Dynamic Self Resistance Exercises – Upper Body

The M EffectDynamic Self Resistance

As explained in the previous post, dynamic tension or dynamic self resistance (DSR) exercises, are those where one muscle group acts as resistance to another muscle group. My next two articles will be devoted to setting out a DSR and own-bodyweight program which is low impact, safe, does not require any equipment, and is targeted to work all muscle groups. A significant additional advantage is that most of these exercises can be carried out almost anywhere (even in a traffic jam on the way to and from work, or at your desk). They are perfect for the busy person.

I will start with the upper body and move on to the lower extremities and core muscles in my next post.

Upper Body Workout

Chest Exercises

1. Hand on knee butterflies – Start this exercise in a seated position, DSR-Hand on Knee Butterflieswith legs apart, feet together and hands on the outside of your knees. Use the pressure of your hands to force your knees together whilst at the same time resisting with the latter. Your knees should provide sufficient resistance so that it takes approximately ten seconds to arrive at the end of the movement. Ensure that your arms are almost straight throughout the exercise, in order that you are working the pectoral muscles in your chest and not your biceps. Repeat this ten times.

2. Ball and socket rotations – Raise your left arm straight out in front of you to almost parallel and in line with your corresponding DSR-Ball & socket rotationsshoulder. Bend this arm at the elbow and bring your right hand across your chest towards your right shoulder. Place the fist of your left hand into the palm of the opposite one and push your right arm straight out and across your chest in a circular motion (almost like stirring a massive pot). Go across your body as far to the right as possible while keeping your elbows almost at shoulder level. Repeat ten times and then change over to the left arm, providing resistance to the right. This develops the chest as well as the shoulder muscles.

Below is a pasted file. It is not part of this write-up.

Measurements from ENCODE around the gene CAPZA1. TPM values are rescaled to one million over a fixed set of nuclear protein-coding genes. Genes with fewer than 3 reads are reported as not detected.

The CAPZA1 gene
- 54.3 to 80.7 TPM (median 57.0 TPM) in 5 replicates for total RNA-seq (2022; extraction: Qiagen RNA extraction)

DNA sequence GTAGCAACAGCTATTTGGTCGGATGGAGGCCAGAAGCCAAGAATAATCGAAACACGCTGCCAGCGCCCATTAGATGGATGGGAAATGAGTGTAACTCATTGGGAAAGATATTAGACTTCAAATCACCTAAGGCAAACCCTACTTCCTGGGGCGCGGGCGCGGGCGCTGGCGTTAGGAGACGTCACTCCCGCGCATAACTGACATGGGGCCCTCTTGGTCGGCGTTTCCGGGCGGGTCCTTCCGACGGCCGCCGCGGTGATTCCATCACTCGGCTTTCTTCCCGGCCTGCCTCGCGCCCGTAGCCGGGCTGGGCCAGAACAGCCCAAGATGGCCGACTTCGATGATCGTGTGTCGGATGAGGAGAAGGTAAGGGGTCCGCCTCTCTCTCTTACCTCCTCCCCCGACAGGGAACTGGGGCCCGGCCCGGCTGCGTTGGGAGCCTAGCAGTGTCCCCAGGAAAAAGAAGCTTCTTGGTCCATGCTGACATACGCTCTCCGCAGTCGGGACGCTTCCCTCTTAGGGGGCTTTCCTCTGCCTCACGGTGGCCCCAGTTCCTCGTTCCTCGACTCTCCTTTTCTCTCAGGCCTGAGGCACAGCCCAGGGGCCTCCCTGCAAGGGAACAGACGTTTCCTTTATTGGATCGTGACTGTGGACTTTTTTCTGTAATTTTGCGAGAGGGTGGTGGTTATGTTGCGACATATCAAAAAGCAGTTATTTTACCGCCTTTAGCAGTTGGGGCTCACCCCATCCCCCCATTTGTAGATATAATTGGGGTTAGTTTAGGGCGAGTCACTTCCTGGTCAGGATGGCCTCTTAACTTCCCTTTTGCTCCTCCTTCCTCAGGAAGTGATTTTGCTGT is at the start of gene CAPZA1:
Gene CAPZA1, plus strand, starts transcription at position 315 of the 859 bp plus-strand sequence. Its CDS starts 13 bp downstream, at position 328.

Shoulder Exercises

3. Straight arm shoulder raise – Straight arm shoulder raiseStart this exercise with your hands by your side and then place the palm of your right hand over the back of your left hand. Keeping your arms as straight as possible, raise your left arm straight out in front of you and then continue the movement straight up until both your arms are both directly overhead. The right hand provides resistance throughout the movement and it should take up to the count of ten to complete each repetition. Repeat ten times before changing hands and use the palm of the left hand to cover the back of the right one.

4. Hand tug of war – Put your hands in front of your chest at shoulder height. The right palm should face you while the left one is DSR-Hand tug of warturned away from you. Clasp the fingers of your hands together and pull your left arm as far over towards your right side as you can, while still providing resistance with your left arm. Then drag your right arm across to the left while providing resistance with your right arm. As with the shoulder raise this should be done slowly and repeated five times before changing hands and positioning the left palm towards you.

Arm Exercises